Current Art Exhibitions

Scraps from My Mothers Floor exhibitionThrough March 30
Dawn Williams Boyd: Scraps from My Mother's Floor
The exhibition reflects Dawn Williams Boyd's interests in American history as it affects and is affected by its African American citizens.  After 30 years painting in oils and acrylics on various surfaces, in 2002 Boyd began to 'paint' with fabric instead of on it. Her large scale ‘cloth paintings’ are packed with vibrant, often life sized figures and are strategically embellished with beads, sequins, cowry shells and hand embroidery.  Large pieces often take over 500 hours to complete.  Through cutting, patching, surface embellishment and quilting, bits and pieces of fabric are transformed into modern visual storytelling. 

Artist's Talk 
Thursday, March 21, 7 p.m., Rosalind Sallenger Richardson Center for the Arts

Sacred and Secular exhibition

Through Sunday, May 19
Sacred and Secular: Netherlandish Baroque Paintings from Regional Collections
Richardson Family Art Museum, lower level
Rosalind Sallenger Richardson Center for the Arts

Dynamic and theatrical, but also down-to-earth, moralizing and sometimes comic. Triumphant, grandiose and propagandistic, and yet also intimate and inward. All of these terms are applicable to the art of the European Baroque, the cultural epoch of the 17th and 18th centuries, which produced an unprecedented richness and variety in creative expression. Complex and conflicting forces across the political, religious, economic and social spheres of life account for this artistic abundance. The Netherlands, a major center of artistic production during the Baroque period, was home to many of these contrasts and conflicts within its relatively small geographic boundaries along the northern coast of Europe. These diverse cultural forces are evident, in varying ways and degrees, in a selection of paintings generously loaned to Wofford College by the Bob Jones University Museum and Gallery in Greenville, S.C.; the Columbia Museum of Art in Columbia, S.C.; and the Robicsek Family Collection in Charlotte, N.C.

Special related event:
Tuesday, March 26 A Gilded Cage in a Golden Age? Women in 17th-Century Dutch Art, lecture by Dr. Wayne Franits, Syracuse University, 7:30 p.m., Leonard Auditorium, Main Building

Graphic Solidarity exhibitionThrough Sunday, May 19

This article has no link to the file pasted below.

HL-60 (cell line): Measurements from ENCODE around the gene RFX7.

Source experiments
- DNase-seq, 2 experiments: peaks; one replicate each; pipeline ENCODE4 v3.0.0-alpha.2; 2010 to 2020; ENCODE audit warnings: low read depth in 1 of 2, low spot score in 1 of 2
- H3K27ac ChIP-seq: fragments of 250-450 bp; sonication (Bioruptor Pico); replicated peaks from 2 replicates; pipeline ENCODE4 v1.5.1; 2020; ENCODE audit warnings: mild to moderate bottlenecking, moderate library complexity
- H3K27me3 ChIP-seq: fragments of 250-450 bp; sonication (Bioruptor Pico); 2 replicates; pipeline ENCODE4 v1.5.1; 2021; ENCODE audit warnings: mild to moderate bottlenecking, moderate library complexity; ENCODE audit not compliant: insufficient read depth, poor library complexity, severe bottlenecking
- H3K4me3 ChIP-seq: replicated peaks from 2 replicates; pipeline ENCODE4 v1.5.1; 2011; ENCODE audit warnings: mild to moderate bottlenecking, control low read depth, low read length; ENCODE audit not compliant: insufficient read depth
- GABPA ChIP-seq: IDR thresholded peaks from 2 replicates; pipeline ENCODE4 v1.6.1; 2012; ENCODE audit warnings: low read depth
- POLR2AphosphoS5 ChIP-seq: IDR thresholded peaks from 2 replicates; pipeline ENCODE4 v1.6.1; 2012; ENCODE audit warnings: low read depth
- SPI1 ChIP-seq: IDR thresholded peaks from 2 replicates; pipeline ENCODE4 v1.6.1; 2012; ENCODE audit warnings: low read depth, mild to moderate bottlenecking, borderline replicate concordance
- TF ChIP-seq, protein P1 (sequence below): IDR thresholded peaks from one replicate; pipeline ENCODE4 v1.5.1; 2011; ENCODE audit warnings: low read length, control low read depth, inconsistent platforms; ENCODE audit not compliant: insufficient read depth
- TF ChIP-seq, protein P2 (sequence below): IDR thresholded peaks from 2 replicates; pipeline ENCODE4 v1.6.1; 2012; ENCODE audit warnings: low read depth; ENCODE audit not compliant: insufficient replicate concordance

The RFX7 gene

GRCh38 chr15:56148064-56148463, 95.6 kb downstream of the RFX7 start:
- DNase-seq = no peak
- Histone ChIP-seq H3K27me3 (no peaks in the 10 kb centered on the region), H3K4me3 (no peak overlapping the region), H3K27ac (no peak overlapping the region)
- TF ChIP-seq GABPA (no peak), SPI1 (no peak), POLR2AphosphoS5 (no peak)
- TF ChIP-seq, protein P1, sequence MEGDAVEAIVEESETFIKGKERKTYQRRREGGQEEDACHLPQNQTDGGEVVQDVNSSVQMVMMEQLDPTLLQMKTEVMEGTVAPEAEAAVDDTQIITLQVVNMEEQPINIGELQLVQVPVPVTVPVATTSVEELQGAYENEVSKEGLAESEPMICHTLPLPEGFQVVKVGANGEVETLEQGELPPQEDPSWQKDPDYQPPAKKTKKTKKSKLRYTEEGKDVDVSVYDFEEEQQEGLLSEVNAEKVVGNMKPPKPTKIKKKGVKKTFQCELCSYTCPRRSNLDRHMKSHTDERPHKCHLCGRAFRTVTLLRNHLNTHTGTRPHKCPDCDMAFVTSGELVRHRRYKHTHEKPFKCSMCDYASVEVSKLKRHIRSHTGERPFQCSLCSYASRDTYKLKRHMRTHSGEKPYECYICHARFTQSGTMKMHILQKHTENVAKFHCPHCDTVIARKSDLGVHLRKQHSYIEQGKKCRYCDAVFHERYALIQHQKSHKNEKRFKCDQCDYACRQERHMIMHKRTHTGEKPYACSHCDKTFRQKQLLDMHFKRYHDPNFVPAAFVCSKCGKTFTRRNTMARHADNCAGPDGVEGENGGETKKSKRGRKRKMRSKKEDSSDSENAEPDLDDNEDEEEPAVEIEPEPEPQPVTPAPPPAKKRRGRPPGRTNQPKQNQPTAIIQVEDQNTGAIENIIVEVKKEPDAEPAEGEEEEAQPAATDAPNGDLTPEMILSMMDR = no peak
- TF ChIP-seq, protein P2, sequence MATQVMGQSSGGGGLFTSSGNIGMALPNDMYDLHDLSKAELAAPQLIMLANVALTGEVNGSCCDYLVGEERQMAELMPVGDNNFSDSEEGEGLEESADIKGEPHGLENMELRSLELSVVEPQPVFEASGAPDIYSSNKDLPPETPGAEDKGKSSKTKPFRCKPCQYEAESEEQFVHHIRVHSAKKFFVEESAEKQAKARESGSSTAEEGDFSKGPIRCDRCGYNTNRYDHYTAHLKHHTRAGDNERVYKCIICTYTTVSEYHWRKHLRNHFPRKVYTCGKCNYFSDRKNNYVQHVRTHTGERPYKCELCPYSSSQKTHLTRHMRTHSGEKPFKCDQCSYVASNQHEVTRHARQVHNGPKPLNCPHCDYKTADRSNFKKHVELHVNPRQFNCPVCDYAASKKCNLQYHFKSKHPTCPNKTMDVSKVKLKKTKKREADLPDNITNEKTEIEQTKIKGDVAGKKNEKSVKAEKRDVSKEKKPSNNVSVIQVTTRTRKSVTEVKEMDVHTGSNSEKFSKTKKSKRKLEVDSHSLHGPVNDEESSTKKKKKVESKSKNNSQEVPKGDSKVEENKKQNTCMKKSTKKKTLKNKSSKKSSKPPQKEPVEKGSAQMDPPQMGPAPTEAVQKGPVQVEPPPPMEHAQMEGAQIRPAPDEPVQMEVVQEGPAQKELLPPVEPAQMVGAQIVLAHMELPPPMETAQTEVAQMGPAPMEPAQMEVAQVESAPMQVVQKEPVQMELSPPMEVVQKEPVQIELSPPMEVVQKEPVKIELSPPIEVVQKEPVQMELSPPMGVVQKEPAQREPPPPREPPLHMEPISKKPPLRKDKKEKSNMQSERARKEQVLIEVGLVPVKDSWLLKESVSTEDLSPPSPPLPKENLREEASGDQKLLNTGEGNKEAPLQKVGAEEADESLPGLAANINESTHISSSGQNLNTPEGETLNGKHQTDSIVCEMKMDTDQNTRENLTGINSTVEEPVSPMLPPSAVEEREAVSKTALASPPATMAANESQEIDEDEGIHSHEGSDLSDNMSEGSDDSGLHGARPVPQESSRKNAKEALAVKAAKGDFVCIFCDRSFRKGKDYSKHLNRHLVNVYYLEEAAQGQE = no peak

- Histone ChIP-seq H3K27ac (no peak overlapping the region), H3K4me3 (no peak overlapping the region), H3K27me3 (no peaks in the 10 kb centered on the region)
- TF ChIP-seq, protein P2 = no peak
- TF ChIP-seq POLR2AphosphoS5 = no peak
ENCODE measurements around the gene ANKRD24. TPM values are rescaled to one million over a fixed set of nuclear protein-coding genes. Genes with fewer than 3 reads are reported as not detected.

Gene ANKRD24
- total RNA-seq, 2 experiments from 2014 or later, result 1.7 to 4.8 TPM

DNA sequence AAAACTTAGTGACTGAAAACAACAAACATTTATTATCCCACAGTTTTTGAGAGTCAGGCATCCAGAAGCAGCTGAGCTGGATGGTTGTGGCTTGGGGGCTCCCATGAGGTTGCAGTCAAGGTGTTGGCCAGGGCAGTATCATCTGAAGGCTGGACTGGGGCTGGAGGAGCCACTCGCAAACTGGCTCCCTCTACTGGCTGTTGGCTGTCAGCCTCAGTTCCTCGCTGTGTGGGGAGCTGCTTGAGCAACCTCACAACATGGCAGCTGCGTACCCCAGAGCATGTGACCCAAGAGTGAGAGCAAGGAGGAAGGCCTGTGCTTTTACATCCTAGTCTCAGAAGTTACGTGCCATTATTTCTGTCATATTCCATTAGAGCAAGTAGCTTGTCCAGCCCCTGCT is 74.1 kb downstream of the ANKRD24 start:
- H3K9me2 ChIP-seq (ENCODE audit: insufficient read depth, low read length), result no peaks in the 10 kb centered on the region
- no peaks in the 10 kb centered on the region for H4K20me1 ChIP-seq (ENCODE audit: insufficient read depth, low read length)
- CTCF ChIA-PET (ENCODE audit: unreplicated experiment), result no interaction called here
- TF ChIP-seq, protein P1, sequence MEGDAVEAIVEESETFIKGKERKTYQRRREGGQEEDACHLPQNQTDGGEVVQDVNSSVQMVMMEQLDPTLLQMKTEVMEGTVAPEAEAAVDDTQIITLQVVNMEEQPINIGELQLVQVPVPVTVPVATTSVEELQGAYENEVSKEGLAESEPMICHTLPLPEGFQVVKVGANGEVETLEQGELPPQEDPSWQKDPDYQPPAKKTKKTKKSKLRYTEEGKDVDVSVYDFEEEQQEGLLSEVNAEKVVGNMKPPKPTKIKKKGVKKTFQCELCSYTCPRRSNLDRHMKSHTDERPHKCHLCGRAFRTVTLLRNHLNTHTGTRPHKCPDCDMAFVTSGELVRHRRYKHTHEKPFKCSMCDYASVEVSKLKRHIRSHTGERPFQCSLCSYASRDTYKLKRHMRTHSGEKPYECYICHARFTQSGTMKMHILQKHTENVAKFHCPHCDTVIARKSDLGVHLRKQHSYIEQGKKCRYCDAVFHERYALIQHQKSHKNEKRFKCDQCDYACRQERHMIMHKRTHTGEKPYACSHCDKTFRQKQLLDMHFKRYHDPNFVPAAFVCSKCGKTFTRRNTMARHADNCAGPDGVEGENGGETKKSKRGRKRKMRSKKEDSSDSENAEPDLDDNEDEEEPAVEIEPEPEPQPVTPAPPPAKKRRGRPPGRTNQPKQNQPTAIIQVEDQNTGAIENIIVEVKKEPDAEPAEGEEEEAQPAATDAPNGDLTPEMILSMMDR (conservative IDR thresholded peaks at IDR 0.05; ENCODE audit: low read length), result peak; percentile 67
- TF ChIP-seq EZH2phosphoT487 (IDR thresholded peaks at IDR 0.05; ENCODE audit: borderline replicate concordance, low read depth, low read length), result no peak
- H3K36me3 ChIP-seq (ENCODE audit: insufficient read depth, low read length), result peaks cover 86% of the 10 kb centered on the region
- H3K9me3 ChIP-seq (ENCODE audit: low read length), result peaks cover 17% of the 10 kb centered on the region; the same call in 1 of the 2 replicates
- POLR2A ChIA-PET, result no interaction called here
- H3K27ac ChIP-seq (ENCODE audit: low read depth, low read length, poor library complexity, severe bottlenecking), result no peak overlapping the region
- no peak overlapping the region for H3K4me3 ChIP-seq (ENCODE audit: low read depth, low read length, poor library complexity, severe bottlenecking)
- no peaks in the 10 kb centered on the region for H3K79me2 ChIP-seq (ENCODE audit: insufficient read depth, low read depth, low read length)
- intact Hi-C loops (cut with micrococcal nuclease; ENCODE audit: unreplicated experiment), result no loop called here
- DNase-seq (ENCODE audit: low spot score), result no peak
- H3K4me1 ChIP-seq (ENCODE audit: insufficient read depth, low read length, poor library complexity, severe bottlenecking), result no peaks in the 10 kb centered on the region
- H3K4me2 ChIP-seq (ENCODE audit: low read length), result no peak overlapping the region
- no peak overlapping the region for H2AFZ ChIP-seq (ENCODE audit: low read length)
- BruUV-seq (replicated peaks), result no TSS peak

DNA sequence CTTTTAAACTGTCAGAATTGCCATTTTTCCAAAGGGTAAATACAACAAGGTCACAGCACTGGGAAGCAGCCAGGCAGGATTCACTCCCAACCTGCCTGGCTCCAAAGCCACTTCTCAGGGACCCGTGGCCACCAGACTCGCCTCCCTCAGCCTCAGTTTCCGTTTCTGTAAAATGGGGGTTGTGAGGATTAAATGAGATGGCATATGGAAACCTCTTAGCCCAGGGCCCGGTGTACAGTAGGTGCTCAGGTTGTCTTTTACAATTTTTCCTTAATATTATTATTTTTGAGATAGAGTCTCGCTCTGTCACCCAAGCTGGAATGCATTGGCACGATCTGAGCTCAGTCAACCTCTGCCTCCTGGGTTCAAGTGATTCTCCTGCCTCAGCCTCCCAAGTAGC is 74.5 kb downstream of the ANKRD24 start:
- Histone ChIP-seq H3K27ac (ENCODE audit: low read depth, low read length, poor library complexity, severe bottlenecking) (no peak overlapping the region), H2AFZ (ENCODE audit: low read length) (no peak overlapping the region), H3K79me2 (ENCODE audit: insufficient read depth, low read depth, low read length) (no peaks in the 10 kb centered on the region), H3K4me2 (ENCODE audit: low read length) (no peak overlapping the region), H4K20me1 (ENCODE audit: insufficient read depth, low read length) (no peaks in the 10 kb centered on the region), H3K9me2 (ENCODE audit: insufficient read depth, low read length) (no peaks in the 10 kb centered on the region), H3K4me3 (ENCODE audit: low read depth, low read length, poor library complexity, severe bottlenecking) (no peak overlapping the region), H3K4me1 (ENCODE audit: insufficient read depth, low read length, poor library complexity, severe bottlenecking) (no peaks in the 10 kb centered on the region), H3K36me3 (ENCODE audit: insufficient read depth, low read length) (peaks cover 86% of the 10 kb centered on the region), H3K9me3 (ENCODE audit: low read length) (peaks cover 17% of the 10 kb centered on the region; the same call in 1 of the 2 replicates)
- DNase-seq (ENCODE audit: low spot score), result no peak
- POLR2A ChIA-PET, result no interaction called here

Graphic Solidarity: The Internationalist Outlook of the Cuban Revolution
Upper level, Richardson Family Art Museum, Rosalind Sallenger Richardson Center for the Arts
This exhibition features posters produced in Cuba during the period following the revolution through the 1980s. The highlighted posters focus on Cuba’s efforts to spread the messages of its revolution worldwide and to inspire others in the fight against oppression stemming from the legacy of imperialism and colonialism. Primarily published by the OSPAAAL organization based in Havana, these works helped to facilitate the internationalist outlook and message of the Cuban revolution through their inclusion in the Tricontinental magazine, which reached people in more than 60 countries worldwide. The works in the exhibition are on loan from the collection of Lindsay Webster of Spartanburg, S.C. Curated by Katie McCorkle, class of 2019, this exhibition is a culmination of her yearlong honors project for art history and government. A Curator's Talk will be held at 7 p.m. Thursday, April 18, in the Richardson Family Art Museum.

Through Saturday, March 30
Stoppages by Michael Webster
Richardson Family Art Gallery, Rosalind Sallenger Richardson Center for the Arts
Sculptures in this exhibition are a collection of fragments, contradictions and run-on thoughts about the physical world. They emerge from a fascination with systems of the built environment and objects that occupy our space. When Michael Webster, assistant professor of art and art history, collects found things, he often lives with them for years before incorporating them into a sculpture, adding something to their long-established history. A faded, peeled-up yellow road line is the material embodiment of the syntax that organizes movement, but can we also imagine what could exist beneath the road line, and allow an absurd moment to unravel the margins of the system?

Student Presentations on Selected Works
Thursday, April 18, 7:30 pm, Richardson Family Art Museum

Student Symposium
Tuesday, May 7 and Thursday, May 9, 2:30-4 p.m., Richardson Family Art Museum

Richardson Family Art Gallery and Richardson Family Art Museum hours:
Tuesday, Wednesday, Friday and Saturday: 1-5 p.m.
Thursday: 1-9 p.m.
Sunday and Monday: closed